On Sunday we went carbooting for the first time in ages. Well I got lucky and found the main things I was after, and loads more. I got 3 huge real silk scarves from an Indian lady who seemed to be selling her entire wardrobe. These are to fray out and add to wool. I've decided to blend some of each colour with white wool, so it will have shimmery white, peach and red flecks. I also got a Sari length of red silk, woven with gold design. I think I will make cushion covers with this. I got the whole lot for £1.50.
At the last minute I spotted a big bag of wools for £2.50 which I got it for £2. It contained about 25 ozs of assorted wool. Two of the 50 gm balls are white mohair, one with gold thread and one with silver thread running through it. I'm wondering if I could make a small shawl or similar using them together - needs a bit of thought!
I have only managed to finished a hat for myself this week. It has been undone and reknitted at least 3 times as I wasn't happy with the tension, so had to keep trying different needle sizes till I got it right. It is made from the grey disappointing batch of home dyeing shown in my Dyeing Blog the other day . It isn't the most exciting of hats, but it will look good with my new grey corduroy coat. As it was spun from Jacob and still feels slightly tacky, it will be waterproof and ideal for the weather we are having in the South of England at the moment.
I have been up in the loft AGAIN and brought down 3 huge bags of yarns, and have sat balling them all up with my ball winder.
I find they take up less space in the bags when stored, and can't roll out so easily. I like them all wound with the winder as it is easy to compare sizes and after a while you get an eye for what you can make with each ball. I can instantly see a certain size ball as a future pair of mitts or socks maybe. I also like the fact that you can knit 2 socks, mitts or sleeves at the same time simply by casting on from the outside of the ball for one, and the inside of the ball for the other. I can also post little reminders in the middle of the ball, to record its weight or yarn details.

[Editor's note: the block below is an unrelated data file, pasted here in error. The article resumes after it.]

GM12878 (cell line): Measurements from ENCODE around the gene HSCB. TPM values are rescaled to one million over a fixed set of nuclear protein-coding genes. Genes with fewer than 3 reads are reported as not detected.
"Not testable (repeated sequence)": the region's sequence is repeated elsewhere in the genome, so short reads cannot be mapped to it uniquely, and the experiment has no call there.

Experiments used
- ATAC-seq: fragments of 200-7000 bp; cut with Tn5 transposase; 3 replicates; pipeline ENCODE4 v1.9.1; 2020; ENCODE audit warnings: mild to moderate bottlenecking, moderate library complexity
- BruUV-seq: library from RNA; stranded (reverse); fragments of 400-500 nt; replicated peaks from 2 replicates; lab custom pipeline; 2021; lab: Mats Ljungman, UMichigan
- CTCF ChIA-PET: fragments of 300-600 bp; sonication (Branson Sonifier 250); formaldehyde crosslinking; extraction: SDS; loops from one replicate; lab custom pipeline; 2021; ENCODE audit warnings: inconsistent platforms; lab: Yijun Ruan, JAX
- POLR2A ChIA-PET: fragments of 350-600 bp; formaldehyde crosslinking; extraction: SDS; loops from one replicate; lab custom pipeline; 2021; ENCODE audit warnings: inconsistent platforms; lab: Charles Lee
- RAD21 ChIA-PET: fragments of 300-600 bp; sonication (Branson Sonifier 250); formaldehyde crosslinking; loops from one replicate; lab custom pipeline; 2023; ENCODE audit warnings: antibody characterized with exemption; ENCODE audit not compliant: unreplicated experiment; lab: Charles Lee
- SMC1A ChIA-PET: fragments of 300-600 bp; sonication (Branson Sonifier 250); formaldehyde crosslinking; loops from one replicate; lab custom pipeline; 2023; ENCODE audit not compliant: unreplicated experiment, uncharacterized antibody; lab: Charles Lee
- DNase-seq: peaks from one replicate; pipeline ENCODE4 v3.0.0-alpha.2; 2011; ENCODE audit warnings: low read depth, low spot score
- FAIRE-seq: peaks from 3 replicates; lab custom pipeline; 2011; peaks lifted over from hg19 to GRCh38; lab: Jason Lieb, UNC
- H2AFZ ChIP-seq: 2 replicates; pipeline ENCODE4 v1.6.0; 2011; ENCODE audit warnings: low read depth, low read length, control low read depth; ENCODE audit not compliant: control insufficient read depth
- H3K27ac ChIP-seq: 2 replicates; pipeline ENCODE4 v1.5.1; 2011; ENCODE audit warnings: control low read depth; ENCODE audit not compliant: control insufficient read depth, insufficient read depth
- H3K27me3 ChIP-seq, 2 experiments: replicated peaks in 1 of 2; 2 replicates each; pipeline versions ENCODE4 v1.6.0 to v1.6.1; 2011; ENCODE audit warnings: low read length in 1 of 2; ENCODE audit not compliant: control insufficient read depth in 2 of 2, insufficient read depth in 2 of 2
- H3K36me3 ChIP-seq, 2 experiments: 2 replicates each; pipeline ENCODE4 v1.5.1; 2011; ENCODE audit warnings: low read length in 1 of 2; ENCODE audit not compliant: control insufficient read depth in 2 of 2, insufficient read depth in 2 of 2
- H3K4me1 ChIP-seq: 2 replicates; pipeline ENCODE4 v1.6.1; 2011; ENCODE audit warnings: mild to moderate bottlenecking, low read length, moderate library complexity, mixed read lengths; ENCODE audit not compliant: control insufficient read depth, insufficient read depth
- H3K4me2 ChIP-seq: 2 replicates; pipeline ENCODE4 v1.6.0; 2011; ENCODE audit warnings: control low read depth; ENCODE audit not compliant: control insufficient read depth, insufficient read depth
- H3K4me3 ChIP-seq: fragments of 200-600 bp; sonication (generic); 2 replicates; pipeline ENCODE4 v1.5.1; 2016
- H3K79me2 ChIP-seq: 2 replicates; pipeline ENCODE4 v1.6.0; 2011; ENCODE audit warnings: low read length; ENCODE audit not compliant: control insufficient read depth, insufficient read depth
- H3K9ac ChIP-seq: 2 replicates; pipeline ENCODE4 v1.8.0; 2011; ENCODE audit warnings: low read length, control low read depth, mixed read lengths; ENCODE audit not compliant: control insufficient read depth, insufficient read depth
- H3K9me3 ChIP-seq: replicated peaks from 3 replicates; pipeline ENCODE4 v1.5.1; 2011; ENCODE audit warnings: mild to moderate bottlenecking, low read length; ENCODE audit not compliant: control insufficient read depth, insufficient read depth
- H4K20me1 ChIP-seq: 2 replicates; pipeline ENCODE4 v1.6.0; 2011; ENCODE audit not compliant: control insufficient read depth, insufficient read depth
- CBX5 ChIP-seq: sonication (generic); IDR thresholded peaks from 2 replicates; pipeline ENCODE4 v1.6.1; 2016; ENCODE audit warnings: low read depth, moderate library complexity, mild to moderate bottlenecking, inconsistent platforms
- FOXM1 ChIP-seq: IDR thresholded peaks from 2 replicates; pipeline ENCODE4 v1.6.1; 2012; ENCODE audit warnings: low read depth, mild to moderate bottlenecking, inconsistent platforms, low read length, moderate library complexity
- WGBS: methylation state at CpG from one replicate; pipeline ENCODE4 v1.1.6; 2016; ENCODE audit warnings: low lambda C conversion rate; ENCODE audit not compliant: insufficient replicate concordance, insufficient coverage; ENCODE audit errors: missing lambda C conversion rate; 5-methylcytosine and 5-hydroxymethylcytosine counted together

I have been going through my hobby drawers and came across a boxed Daisy Wheel. This one dates back to my childhood and I don't know if you can still buy them. Luckily the instructions are still in the box. I found an old book of Afghan Patterns the other day dating from 1932. The Afghan and its matching pillow on the cover are made with a Daisy Wheel, so I won't be able to resist having a go at making something.
I also found a bit more treasure - some large safety pins specially for saving stitches on, and a kilt pin. I can see them coming in very useful.
The shape of the pins reminded me of something my gran used to do on a hooped needle.I don't know what it was called, but you ended up with a long crochet chain with lots of long loops on either side. You then joined the loops going round and round to make a circular shawl, or joined back and forth in rows to make a scarf. I have tried to recreate what I mean with one of the safety pins and maybe somebody knows what I am on about, or whether you can still buy these pins. Maybe I can adapt a metal coat hanger or maybe bend an old plastic.knitting needle over heat.
. I think I have run out of time this afternoon so won't be able to listen to Kelley's podcasts. I have only got one project on the go at the moment, which is a pair of socks for Eddie's granddaughter.
I realise that I may have a problem persuading the menfolk to try my homespun socks, as they all seem to be frightened of washing them. I've suggested wearing them while showering and stamping around in them a bit to loosen any dirt etc, and then to gently wring out and roll in a towel and hang up and dry overnight. My sons both say 'I'm not wearing those' as if they would give them the plague or something.